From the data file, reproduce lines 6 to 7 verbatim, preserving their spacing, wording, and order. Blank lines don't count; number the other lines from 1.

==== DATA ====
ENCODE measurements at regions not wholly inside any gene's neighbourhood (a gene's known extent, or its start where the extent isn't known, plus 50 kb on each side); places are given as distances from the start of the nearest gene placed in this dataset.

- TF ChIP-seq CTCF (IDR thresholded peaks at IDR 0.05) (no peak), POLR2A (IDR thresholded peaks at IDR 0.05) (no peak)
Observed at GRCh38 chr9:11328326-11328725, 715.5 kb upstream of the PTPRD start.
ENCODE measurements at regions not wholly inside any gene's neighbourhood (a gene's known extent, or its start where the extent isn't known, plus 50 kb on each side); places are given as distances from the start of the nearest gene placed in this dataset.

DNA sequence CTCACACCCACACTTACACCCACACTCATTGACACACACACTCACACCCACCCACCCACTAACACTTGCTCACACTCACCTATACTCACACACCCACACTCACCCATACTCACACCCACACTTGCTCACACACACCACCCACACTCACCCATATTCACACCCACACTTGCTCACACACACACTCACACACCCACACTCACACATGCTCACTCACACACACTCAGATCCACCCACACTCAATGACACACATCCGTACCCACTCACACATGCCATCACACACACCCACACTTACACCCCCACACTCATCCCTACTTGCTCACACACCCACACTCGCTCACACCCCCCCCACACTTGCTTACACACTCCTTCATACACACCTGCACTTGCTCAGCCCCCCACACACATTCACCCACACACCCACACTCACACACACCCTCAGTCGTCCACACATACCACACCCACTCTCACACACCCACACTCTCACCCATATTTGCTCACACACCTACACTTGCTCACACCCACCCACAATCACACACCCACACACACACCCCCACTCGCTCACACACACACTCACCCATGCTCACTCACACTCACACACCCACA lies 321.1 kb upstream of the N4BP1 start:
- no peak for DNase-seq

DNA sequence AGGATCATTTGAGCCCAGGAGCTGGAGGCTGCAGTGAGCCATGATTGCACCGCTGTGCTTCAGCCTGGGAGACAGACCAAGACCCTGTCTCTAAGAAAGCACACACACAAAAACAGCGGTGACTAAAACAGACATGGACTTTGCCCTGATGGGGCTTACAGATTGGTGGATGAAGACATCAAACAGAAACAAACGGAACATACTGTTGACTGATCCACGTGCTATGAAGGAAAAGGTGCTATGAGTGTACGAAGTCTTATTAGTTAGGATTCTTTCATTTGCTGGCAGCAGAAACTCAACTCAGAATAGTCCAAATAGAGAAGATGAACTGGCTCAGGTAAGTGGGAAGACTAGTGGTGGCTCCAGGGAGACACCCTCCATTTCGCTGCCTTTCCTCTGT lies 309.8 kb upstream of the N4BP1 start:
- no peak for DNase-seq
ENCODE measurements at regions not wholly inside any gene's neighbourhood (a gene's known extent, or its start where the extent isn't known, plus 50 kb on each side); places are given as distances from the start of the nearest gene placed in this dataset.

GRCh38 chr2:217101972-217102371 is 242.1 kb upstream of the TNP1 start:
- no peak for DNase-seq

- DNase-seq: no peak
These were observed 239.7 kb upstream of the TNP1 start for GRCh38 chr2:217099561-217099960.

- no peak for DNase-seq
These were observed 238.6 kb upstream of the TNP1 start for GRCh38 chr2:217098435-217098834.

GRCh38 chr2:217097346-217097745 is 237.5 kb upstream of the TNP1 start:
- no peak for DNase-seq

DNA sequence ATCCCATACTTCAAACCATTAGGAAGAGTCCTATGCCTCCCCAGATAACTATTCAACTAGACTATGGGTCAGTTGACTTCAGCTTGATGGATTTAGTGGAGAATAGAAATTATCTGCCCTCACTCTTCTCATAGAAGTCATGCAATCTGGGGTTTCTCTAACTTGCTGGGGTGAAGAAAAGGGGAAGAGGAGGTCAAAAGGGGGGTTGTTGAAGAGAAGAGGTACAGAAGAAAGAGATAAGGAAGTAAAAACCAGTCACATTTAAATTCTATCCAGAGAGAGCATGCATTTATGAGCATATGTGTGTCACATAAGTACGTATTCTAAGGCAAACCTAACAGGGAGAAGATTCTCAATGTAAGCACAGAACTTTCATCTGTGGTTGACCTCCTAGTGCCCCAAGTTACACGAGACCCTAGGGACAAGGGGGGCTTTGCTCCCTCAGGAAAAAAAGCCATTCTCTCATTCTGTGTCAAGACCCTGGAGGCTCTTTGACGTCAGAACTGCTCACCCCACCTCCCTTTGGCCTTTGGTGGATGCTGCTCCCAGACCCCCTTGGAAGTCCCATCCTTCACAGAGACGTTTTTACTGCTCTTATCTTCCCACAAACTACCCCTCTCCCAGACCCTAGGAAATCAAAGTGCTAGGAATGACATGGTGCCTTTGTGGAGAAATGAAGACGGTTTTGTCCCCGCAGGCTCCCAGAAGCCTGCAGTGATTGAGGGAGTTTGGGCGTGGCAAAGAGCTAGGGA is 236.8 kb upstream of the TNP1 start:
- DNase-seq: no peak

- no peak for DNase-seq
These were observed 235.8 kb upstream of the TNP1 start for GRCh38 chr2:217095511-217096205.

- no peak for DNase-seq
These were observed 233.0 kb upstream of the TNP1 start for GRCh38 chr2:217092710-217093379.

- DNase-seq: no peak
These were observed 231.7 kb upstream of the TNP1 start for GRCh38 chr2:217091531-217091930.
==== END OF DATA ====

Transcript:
- no peak for DNase-seq

DNA sequence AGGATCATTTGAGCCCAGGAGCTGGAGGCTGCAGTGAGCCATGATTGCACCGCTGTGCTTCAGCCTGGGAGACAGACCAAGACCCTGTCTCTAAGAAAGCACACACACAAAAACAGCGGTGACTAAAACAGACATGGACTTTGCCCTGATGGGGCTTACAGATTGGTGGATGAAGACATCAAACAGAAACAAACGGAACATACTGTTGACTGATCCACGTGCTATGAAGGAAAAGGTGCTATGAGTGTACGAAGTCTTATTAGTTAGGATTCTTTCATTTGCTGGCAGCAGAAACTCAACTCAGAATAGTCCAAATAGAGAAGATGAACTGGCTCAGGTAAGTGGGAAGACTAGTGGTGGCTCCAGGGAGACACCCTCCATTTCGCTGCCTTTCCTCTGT lies 309.8 kb upstream of the N4BP1 start: